A Case of Everolimus-Induced Eyelid Edema

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Abstract

Everolimus is a newer generation mammalian target of rapamycin inhibitor approved for immunosuppressive use in a number of advanced medical conditions. The authors report a unique case of persistent eyelid edema believed to be related to the immunosuppressive therapy. The therapy was being well tolerated despite the persistent eyelid edema, so the patient underwent a bilateral upper eyelid blepharoplasty. The patient responded well with resolution of her eyelid dermatochalasis and markedly decreased edema. Everolimus-induced eyelid edema should be recognized by clinicians as a potential side effect of the medication. Surgical excision of excess eyelid tissue by blepharoplasty can be a successful way to manage this side effect.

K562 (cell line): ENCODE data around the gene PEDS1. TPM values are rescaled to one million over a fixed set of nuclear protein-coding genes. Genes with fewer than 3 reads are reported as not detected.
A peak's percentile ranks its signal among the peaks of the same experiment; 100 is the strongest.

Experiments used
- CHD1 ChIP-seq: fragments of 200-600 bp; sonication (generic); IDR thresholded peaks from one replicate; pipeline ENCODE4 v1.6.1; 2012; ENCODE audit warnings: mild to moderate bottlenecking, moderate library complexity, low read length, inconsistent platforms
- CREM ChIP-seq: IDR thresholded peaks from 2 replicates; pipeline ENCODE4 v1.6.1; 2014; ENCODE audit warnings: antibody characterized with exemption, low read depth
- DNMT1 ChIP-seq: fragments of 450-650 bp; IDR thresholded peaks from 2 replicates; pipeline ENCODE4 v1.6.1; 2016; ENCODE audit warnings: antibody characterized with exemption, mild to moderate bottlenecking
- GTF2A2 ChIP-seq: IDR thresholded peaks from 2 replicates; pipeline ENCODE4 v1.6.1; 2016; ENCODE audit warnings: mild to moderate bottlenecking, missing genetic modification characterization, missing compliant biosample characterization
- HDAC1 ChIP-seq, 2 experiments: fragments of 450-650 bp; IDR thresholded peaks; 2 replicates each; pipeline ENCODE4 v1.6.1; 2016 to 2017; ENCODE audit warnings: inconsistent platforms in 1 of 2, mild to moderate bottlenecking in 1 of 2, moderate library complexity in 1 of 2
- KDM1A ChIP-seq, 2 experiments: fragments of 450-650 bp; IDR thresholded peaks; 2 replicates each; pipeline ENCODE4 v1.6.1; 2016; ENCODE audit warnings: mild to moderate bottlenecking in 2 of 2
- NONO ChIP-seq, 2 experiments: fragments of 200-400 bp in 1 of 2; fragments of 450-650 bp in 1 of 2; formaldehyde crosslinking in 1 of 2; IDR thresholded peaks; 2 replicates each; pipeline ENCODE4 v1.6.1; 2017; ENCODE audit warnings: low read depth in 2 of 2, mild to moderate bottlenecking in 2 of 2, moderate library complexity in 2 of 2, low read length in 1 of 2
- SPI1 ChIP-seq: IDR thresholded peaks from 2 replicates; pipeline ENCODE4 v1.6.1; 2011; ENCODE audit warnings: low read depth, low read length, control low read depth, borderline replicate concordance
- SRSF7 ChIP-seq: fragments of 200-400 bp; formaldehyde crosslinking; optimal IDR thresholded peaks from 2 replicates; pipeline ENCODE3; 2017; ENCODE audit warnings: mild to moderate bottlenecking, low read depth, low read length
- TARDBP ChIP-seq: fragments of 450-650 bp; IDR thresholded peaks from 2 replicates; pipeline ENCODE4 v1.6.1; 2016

Everolimus (zortress) was initially approved as an immunosuppressive agent for renal transplantation patients.1 Approval for the treatment of subependymal giant cell astrocytomas associated with tuberous sclerosis, progressive metastatic pancreatic neuroendocrine tumors, human epidermal growth factor receptor 2 negative breast cancer in postmenopausal woman, liver transplantation patients, and well-differentiated neuroendocrine tumors of gastrointestinal or pulmonary origin has followed.2,3 Everolimus is a derivative of sirolimus (rapamune), and similar to sirolimus acts as an inhibitor of mammalian target of rapamycin.1 Few prior studies have reported eyelid edema from sirolomus.4–6 Many prior medications have been implicated in eyelid edema formation.4–11 To date, periocular edema has not been reported as a side effect of everolimus. We report a patient with bilateral upper eyelid edema associated with everolimus therapy requiring surgical intervention to ameliorate the significant skin redundancy and the visual field defect. This report complies with the Declaration of Helsinki and Health Insurance Portability and Accountability Act regulations.

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